Unfortunately, his way doesn’t consider the fundamental economic program in the Old Testament. I have had disagreements with his teaching throughout the series, but felt as though it served as good discussion. Some of his statements and teachings in this series are downright misleading and un-biblical. I am flabergasted that he would spend 15 minutes of his hour long session on the gleanings passage and NEVER mention jubilee. Jesus reads from the text in Isaiah at the beginning of his ministry in Luke stating that he has come to fulfill this (in their hearing). Israel was intended to be built around the idea of redistrubtion of wealth – something he lists on the screen that the Bible teaches is a SIN! A sin! It is a biblical teaching! I’m not supporting socialism or anything like that . . . my point is that Tackett has allowed his culture to dictate his understanding of the text. The Bible does teach that this is a sin. It actually looks a lot like what the early church did. Jubilee forcefully redistributed the wealth every fifty years. I don’t believe that this makes everything easy to understand . . . but if you are going to have a Bible study you CAN’T spend a fourth of your times talking about the gleanings (because that fits into your Republican/Protestant work ethic ideology) and not address the jubilee (because that fits more into a Democratic/liberal sharing of wealth that you don’t agree with). Why else would he avoid this teaching? It is even more central to Old Testament theology? And of course he went to the Proverbs to uphold the value of work and all that. There is a lot to be wrestled with here, and he avoids the conflict altogether and instead presents our form of economy as though it is ordained in Scripture – it is not. It may be a better version than most or all other economies . . but it is not presented in the Bible (our economy is totally foreign to the biblical authors).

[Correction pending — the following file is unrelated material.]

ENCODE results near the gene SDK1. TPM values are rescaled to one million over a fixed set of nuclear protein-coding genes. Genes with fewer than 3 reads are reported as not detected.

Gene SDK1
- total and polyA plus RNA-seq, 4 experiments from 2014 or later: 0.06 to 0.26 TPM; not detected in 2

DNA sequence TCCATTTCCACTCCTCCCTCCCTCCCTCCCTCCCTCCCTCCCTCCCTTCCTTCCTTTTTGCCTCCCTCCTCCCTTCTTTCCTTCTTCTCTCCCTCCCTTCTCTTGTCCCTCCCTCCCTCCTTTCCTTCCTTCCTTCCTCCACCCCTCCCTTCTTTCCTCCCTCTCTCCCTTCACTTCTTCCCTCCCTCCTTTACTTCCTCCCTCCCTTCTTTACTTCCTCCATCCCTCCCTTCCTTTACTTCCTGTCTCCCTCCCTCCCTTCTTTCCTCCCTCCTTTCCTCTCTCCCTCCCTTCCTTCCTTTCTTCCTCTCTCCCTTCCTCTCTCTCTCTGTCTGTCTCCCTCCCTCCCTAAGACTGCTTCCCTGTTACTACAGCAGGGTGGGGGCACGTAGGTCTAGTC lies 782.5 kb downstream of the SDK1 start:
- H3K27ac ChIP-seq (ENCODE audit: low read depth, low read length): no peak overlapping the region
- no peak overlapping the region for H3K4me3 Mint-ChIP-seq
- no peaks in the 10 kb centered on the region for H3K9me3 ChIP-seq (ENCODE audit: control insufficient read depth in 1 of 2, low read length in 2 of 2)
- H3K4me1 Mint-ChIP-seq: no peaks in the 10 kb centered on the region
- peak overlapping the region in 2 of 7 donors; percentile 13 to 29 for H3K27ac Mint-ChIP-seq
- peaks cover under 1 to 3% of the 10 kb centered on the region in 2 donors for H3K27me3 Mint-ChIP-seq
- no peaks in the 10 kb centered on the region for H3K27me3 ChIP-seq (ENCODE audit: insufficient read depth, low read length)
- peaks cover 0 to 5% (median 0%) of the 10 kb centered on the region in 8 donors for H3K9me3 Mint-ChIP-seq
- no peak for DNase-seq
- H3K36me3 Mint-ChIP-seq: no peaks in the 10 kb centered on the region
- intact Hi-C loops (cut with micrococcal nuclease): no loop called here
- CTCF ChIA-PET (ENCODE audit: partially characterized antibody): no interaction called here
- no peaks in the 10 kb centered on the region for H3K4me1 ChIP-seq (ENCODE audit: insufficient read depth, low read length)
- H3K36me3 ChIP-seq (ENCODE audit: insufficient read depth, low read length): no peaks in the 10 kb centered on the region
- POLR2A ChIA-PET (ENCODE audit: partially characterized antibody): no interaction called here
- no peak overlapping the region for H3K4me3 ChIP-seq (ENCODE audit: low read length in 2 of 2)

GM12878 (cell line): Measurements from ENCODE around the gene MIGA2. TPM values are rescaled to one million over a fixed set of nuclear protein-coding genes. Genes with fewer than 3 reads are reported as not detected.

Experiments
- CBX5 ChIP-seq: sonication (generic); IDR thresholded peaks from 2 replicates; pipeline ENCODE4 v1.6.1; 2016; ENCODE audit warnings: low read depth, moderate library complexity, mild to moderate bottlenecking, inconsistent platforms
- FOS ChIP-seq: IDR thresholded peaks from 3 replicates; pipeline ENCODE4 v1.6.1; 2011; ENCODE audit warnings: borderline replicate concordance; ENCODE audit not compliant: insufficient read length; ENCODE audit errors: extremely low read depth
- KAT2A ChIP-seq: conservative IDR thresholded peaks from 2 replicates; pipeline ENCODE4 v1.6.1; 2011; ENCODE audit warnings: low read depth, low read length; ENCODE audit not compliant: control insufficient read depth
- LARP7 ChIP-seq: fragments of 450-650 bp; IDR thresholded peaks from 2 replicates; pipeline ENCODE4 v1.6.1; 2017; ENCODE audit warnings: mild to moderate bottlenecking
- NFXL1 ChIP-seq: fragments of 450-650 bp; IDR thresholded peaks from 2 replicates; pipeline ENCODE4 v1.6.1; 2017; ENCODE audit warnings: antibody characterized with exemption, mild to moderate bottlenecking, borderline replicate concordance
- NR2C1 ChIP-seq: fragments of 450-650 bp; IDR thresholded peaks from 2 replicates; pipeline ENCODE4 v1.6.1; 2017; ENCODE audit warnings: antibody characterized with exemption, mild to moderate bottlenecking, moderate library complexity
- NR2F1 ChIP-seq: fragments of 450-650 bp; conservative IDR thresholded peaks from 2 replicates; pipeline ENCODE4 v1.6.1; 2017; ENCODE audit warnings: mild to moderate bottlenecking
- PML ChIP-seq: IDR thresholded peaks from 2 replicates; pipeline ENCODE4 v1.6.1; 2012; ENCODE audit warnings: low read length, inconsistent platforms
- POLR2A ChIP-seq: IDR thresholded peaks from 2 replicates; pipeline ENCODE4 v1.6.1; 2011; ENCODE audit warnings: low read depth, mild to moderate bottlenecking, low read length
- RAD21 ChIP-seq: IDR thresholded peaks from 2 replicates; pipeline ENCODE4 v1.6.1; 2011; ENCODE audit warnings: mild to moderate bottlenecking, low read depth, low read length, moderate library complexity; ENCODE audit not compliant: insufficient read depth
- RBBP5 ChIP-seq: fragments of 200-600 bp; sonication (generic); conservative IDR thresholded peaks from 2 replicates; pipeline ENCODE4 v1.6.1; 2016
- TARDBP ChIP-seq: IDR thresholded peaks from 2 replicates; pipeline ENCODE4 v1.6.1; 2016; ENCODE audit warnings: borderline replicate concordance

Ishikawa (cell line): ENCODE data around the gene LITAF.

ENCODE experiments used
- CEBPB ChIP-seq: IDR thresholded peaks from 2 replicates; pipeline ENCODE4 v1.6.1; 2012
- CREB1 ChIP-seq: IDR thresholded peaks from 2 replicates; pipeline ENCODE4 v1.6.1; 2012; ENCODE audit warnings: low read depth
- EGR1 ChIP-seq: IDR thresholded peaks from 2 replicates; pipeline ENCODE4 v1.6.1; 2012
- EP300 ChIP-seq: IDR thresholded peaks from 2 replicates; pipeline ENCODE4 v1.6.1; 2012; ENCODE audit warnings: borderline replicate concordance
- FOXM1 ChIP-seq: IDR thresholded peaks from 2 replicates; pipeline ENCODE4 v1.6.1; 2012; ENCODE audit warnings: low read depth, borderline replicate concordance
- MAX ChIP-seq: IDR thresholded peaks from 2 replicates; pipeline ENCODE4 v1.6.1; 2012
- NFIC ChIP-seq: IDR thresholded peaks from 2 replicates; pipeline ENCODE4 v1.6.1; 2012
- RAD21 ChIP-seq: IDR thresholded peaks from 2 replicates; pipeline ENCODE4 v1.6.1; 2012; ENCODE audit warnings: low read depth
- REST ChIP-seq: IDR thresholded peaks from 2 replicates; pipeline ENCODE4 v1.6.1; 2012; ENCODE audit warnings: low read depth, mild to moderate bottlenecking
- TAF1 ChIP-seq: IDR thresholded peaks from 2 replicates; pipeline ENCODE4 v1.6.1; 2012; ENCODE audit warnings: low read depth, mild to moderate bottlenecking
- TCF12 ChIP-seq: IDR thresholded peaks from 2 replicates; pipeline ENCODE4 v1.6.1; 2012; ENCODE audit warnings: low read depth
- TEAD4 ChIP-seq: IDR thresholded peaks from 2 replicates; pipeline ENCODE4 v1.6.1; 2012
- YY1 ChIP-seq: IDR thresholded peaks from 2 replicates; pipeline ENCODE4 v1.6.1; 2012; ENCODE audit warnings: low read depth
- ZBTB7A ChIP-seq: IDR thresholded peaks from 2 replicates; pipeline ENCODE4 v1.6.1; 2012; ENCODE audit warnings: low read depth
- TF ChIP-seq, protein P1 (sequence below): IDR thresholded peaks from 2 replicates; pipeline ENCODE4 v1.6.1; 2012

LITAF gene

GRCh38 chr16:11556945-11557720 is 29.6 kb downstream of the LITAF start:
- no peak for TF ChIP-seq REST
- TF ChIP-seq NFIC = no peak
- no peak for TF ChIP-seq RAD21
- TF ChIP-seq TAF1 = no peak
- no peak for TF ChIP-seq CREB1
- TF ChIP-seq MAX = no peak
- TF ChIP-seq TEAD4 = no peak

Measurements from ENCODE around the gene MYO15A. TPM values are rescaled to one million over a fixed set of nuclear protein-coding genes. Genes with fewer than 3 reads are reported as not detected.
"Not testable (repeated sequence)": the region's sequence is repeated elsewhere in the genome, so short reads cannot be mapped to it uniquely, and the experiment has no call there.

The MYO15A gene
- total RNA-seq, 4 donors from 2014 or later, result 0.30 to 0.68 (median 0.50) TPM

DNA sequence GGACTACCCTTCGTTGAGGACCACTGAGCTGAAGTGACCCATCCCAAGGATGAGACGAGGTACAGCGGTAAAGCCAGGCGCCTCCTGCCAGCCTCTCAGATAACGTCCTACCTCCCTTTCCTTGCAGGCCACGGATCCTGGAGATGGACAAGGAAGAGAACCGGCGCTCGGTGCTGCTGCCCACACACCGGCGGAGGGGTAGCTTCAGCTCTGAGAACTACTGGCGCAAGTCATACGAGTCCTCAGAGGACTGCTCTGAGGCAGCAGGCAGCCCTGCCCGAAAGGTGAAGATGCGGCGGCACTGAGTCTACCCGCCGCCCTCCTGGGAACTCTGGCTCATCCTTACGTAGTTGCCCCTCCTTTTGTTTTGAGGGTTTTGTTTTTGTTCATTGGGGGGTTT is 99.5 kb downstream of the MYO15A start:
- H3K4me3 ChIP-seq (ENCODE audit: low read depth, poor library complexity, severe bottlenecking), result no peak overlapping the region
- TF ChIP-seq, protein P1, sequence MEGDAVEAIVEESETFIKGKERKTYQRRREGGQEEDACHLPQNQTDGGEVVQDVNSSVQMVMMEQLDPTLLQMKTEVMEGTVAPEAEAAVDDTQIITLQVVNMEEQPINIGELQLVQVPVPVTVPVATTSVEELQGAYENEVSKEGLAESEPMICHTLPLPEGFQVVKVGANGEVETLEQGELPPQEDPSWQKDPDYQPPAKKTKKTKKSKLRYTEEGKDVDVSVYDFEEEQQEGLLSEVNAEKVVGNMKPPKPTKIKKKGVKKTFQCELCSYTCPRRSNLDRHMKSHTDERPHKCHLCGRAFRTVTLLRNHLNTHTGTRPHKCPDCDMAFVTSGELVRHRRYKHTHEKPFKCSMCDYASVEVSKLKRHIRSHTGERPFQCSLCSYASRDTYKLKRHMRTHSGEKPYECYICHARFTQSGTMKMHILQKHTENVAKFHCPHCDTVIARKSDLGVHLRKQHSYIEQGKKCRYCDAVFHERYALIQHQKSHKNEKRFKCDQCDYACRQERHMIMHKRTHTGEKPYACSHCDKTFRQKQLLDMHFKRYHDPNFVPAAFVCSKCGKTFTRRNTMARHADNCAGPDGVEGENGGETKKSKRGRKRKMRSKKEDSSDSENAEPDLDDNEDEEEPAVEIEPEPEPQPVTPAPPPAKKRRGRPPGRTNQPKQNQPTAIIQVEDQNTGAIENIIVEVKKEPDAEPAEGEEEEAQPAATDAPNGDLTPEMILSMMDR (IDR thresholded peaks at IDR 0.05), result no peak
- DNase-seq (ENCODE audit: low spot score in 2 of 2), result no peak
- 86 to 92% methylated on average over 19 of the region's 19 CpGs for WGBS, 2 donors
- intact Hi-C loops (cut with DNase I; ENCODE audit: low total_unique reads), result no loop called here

He makes the same mistake in the New Testament. He rushes to you don’t work you don’t eat and says . . . See, told you. But totally avoids Jesus’ fundamental teachings from the Sermon on the Mount – if someone asks for your tunic, give him your cloak as well. Tackett would say give him a job. Hey that’s great . . . but all I’ve got is a tunic and cloak. His poor use of the Bible in this episode shows that he is not a theologian working outside his field, mistraining those in the ways of his ideology.
He shows his card and the house of cards falls out from under him by a simple and seemingly harmless comment he makes off the cuff and on the side. To completely understand this you’ll have to know the general outline that he uses for his teaching. There are great foundations built on the nature and character of God, anthropological insights, supporting pillars of philosophy and others and on top are these spheres: labor, sociology, and others. His premise is that these spheres are the created order set in place by God with a purpose. It is when these spheres overlap into another sphere that sin enters. It sounds great, but it’s not biblical. The Bible nowhere lays out some created order that everything follows. This is where modernistic scientific models break down. Sure, there is some good in organizing things this way and it is a helpful way to talk about things that don’t get addressed enough. However, you can’t draw logical conclusions based on these faulty logic premises. That fails to see them for what they are. They are illustrates for the sake of discussion, not ontologically secure facts.
His comment is that the spheres of government (the state) and labor are different and that jobs can’t come from the state. Wait . . . was that John McCain or Dell Tackett. The Bible doesn’t say anything about that. He knows that, that’s why he quickly moves on, but if you’re paying attention, you can’t let him get by with that comment. His whole system breaks down if you begin to use it in that way. My postmodern mind was fatigued by trying to follow his thoroughly modernistic approach and application to Scriptures. It furthers my suspicions that The Truth Project is a thoroughly modernistic agent dressed up with some bells and whitles (there was a really well done and cool video at the beginning of this session depicting God’s creation), but riddled with the same issues that are being debunked by postmodernity.
In the end, Tackett offers too many answers, and not enough questions in an area that is very challenging and complex. I appreciate his willingness to address the topic, but wish that he would do so acknowledging his biasses.